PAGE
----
The consumer anger comes after franchise owners in Cobourg and Kingston, Ont., recently told their workers they’re eliminating paid breaks and some benefits in response to the province’s minimum wage hike.
This caused a major backlash across social media and prompted an online movement called “No Timmys Tuesday” that encouraged Canadians to buy their brew from independent coffee shops.
Protests are planned throughout the day across Ontario, including Toronto, Guelph, London, Peterborough and Windsor.
WATCH: Protest planned at Tim Hortons in Cobourg, Ont.
Why do people care so much?
Christo Aivalis, a postdoctoral fellow at the University of Toronto’s department of history, believes there are several factors that caused the backlash.
On Jan. 1., the minimum wage hike in Ontario increased to $14 an hour, up from $11.60. After this, the Tim Hortons in Cobourg decided to cut employee benefits.
But this particular franchise is owned by the married son and daughter of the chain’s co-founders: Jeri Horton-Joyce — daughter of Tim Horton, and Ron Joyce Jr. — son of co-founder Ron Joyce.
This adds an element of “corporate greed” as Tim Hortons has an image of a wholesome Canadian company, he said.
WATCH: Children of Tim Hortons founders called bullies by Ontario premier
The doughnut giant is also one the most trusted brands in the country, according to a 2015 report. It embraces Canadian pasttimes, like hockey.
“It has a big cultural cachet here. I think a lot of people hold it to a higher standard than maybe a Walmart or McDonald’s,” Aivalis said.
What is Tim Hortons doing?
Tim Hortons’ corporate head office has lashed out online at the owners of the Cobourg restaurant.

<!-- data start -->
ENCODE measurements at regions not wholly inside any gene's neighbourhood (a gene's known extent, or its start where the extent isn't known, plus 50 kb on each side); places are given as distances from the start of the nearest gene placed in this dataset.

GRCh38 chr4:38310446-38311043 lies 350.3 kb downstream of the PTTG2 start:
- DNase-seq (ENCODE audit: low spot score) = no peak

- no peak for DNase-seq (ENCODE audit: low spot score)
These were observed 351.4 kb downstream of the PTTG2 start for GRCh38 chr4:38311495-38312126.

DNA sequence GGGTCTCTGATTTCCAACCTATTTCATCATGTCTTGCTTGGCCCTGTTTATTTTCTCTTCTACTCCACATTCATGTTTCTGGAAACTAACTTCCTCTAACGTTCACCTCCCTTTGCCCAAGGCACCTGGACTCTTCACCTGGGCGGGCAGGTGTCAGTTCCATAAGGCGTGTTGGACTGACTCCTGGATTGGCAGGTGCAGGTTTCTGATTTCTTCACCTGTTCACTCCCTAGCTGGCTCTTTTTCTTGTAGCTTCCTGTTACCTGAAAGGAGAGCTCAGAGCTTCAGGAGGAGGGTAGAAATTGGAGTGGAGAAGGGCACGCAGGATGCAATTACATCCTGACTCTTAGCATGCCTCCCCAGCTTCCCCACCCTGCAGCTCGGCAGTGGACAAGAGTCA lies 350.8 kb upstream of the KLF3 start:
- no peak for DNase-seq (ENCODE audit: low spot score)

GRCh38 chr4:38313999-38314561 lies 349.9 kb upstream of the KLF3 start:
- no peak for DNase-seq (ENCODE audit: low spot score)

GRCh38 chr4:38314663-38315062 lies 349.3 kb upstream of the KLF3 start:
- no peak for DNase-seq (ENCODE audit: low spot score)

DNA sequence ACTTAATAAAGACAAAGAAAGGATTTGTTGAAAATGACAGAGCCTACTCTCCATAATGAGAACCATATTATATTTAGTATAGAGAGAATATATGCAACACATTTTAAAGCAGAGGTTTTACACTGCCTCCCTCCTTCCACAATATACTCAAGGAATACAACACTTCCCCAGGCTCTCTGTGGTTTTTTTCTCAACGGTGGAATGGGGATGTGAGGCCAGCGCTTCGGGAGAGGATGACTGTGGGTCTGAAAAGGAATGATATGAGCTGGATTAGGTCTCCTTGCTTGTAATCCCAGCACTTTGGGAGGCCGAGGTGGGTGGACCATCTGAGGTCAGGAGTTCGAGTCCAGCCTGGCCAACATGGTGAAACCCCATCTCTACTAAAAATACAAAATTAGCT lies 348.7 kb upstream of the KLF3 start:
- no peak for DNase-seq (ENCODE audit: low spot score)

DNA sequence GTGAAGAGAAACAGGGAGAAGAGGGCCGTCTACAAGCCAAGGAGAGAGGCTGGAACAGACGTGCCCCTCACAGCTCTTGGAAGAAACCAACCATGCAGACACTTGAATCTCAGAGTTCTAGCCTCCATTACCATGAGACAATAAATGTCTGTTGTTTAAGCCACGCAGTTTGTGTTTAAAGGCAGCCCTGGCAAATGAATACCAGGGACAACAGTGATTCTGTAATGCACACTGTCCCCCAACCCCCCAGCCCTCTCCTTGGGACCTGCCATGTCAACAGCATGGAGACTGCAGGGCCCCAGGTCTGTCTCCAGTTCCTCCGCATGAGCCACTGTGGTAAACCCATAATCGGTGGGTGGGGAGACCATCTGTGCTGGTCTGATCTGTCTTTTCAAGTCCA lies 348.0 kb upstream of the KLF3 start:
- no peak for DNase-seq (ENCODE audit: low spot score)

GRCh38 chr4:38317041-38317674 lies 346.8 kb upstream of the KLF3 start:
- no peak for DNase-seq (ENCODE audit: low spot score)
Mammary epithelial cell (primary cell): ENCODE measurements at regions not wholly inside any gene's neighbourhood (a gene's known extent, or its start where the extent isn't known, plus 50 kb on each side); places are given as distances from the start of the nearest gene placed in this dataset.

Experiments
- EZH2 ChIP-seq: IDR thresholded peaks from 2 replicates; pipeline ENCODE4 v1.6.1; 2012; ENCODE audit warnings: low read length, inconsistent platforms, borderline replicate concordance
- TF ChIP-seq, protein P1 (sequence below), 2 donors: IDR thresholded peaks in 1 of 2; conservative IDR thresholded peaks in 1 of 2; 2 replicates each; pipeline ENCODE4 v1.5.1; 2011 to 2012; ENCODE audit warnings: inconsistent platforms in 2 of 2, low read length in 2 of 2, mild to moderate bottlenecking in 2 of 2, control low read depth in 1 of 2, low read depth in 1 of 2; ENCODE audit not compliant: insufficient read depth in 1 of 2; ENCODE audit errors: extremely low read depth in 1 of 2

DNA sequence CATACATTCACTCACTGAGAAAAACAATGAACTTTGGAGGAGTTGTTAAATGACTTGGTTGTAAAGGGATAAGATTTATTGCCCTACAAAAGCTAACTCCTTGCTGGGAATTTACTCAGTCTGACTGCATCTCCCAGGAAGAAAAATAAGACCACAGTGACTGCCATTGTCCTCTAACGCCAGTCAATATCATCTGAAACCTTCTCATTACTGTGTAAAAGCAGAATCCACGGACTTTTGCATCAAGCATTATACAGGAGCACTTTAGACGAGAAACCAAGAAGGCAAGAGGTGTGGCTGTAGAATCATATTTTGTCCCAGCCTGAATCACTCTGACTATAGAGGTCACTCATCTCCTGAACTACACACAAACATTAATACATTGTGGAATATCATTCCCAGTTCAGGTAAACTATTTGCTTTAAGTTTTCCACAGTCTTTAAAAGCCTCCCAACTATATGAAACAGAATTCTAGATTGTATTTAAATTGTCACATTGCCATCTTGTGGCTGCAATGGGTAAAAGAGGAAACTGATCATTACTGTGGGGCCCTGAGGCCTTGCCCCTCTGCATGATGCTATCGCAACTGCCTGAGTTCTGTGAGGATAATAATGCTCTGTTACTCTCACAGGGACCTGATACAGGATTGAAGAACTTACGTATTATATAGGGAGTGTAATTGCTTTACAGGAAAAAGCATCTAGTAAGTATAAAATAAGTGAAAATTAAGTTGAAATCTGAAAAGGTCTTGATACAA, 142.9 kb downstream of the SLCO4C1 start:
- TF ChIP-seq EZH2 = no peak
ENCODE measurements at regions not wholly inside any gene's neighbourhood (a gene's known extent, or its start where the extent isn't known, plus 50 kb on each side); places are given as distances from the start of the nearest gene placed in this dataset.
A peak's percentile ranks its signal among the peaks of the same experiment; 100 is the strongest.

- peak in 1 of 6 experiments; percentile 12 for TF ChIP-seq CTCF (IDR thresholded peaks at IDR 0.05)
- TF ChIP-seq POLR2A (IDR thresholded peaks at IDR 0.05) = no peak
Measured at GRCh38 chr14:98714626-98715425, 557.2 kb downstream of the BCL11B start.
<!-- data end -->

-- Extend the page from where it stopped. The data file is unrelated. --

“These recent actions by a few restaurant owners, and the unauthorized statements made to the media by a ‘rogue group’ claiming to speak on behalf of Tim Hortons, do not reflect the values of our brand, the views of our company or the views of the overwhelming majority of our dedicated and hard working restaurant owners,” the statement read.
WATCH: How Tim Hortons became the flashpoint in fight over higher minimum wage. Alan Carter has more
Aivalis said that although the corporate head office said it “has nothing to do with this,” the company does have a lot of control over its franchises.
“A lot of people aren’t buying that they cannot control this,” Aivalis said. “Tim Hortons could make sure its franchises do not make these decisions.”
Protests gaining momentum
Aivalis said consumer protests usually fade within 24 hours, but the Tim Hortons backlash seems to be gaining momentum.
“It’s big on Canadian social media and people are tuning into the labour questions from coast-to-coast,” he said. “People realize this is symbolic of employee benefits and salary.”
Not only is this sparking debate on minimum wage, but there is also an election coming up in Ontario in June.
Ontario Premier Kathleen Wynne, whose government brought in the province’s minimum wage increase, was quick to jump into the Tim Hortons debate, criticizing the owners for bulling its employees.
Aivalis believes the upcoming election is sure to add more fuel to the protests, meaning it may not go away anytime soon.